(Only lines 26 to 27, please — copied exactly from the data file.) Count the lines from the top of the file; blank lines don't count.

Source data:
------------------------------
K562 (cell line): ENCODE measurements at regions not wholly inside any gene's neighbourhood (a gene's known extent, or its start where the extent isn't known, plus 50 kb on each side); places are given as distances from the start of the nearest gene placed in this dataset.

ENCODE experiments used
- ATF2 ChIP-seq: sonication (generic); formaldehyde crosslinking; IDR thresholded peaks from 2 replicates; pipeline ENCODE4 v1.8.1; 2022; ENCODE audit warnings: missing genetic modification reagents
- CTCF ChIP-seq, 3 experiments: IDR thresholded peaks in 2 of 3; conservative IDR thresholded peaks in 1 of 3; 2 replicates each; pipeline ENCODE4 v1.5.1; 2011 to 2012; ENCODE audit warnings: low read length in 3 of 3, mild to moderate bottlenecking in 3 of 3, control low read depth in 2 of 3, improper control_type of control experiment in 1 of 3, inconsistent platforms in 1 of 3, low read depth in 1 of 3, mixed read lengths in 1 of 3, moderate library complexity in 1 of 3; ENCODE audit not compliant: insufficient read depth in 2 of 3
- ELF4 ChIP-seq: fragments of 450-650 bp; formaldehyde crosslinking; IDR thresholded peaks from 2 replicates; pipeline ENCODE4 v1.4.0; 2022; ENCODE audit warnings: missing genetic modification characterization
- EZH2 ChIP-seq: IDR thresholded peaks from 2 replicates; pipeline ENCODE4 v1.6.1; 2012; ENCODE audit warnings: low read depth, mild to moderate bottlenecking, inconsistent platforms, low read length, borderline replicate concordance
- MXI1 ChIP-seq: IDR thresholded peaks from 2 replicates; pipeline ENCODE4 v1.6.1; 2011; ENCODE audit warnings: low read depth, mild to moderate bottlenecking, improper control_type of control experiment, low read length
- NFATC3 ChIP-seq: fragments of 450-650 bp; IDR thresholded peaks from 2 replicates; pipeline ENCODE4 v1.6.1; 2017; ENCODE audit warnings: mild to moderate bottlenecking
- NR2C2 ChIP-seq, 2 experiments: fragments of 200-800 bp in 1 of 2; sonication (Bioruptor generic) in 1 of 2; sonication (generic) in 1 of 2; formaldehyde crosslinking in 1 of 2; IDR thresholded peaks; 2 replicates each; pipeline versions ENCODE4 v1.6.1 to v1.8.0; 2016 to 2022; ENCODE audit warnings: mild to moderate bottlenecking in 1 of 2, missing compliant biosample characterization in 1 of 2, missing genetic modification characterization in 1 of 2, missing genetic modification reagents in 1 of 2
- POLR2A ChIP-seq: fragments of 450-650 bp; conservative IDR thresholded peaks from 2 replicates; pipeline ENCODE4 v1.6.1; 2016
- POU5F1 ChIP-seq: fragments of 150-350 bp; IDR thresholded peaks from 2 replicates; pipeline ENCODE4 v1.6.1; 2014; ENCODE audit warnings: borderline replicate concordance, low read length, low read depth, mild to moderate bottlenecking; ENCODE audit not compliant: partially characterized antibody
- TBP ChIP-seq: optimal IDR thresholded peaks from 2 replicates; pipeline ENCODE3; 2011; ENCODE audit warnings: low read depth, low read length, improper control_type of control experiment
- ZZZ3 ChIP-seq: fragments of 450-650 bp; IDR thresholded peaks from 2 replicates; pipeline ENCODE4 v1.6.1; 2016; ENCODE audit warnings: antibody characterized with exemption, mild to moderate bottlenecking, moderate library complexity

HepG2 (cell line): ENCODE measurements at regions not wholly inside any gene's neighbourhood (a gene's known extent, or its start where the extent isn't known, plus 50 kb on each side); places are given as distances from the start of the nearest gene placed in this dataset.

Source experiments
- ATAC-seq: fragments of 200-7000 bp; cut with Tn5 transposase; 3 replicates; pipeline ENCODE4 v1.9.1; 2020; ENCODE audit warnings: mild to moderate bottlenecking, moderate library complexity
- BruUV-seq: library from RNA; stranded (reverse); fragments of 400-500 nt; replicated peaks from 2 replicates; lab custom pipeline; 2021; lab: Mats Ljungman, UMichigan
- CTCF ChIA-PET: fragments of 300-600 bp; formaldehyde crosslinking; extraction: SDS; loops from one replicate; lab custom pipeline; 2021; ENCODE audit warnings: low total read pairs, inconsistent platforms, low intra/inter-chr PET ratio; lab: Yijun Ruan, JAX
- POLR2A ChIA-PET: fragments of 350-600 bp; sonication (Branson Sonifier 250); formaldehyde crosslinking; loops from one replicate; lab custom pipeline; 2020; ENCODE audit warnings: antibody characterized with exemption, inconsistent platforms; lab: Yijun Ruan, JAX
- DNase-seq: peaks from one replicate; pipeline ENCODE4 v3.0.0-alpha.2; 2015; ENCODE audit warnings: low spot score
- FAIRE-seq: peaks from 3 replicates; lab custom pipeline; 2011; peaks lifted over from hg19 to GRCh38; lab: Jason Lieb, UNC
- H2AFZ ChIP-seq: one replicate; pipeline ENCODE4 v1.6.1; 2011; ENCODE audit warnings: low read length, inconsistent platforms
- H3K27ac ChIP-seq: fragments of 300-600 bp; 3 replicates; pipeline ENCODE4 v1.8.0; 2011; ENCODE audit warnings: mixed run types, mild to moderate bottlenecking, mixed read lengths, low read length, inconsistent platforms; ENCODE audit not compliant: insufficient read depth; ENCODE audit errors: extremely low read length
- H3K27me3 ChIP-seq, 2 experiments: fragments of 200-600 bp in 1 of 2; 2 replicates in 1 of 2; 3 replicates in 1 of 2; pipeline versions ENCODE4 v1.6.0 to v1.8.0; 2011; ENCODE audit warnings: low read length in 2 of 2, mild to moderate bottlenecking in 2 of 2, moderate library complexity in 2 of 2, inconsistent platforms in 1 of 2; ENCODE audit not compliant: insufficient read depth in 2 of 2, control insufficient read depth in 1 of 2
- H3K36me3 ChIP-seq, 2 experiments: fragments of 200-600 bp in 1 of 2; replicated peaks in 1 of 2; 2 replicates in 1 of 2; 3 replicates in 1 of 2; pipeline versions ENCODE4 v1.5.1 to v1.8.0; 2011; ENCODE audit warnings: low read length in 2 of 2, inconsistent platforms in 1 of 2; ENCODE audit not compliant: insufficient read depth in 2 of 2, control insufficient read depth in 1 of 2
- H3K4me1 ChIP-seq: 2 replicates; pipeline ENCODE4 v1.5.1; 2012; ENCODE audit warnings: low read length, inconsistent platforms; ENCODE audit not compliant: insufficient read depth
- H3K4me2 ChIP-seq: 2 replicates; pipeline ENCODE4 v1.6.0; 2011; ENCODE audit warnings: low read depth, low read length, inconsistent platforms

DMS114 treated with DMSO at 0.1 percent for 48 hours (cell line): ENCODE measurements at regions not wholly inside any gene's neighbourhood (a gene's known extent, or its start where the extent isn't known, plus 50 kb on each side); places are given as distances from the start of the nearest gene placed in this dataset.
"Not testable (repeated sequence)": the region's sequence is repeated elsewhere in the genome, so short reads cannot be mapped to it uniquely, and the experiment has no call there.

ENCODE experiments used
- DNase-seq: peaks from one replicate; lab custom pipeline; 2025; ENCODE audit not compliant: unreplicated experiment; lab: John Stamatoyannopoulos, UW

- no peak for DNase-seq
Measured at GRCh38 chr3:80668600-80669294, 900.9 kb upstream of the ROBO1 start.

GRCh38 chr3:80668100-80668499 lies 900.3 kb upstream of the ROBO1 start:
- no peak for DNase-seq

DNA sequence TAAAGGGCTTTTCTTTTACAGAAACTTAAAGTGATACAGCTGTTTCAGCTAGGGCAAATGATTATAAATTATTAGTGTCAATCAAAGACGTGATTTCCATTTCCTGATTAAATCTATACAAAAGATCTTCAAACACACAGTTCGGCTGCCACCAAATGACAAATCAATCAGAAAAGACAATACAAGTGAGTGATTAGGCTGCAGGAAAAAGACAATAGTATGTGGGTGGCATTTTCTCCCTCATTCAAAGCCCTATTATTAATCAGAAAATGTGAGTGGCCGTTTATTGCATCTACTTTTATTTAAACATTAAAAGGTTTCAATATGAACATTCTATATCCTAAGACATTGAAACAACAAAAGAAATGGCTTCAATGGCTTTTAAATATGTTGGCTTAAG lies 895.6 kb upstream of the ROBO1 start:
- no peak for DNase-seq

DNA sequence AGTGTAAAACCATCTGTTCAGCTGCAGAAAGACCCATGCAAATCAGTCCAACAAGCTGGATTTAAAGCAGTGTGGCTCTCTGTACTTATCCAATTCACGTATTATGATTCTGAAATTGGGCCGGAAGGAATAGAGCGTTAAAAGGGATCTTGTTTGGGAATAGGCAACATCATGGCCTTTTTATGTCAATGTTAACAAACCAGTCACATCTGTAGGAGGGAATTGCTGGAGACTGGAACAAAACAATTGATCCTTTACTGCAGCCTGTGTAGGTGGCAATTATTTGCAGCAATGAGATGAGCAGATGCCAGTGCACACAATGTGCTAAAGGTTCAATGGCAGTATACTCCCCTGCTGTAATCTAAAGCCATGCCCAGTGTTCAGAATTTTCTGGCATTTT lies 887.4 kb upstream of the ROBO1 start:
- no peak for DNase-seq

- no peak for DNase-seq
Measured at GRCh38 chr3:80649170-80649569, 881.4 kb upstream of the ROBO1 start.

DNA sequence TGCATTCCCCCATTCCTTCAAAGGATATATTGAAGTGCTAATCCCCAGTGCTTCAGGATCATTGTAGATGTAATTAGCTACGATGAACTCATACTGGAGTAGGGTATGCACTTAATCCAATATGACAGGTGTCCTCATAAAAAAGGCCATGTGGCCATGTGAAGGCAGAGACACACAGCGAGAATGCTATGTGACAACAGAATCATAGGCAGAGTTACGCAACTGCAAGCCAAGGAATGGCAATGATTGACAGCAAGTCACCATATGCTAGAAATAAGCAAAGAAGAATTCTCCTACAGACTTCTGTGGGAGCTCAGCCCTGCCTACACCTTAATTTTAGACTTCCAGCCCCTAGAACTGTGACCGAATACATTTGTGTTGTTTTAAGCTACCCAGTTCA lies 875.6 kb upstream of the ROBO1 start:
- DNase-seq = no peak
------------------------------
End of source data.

- H3K4me1 ChIP-seq: 2 replicates; pipeline ENCODE4 v1.5.1; 2012; ENCODE audit warnings: low read length, inconsistent platforms; ENCODE audit not compliant: insufficient read depth
- H3K4me2 ChIP-seq: 2 replicates; pipeline ENCODE4 v1.6.0; 2011; ENCODE audit warnings: low read depth, low read length, inconsistent platforms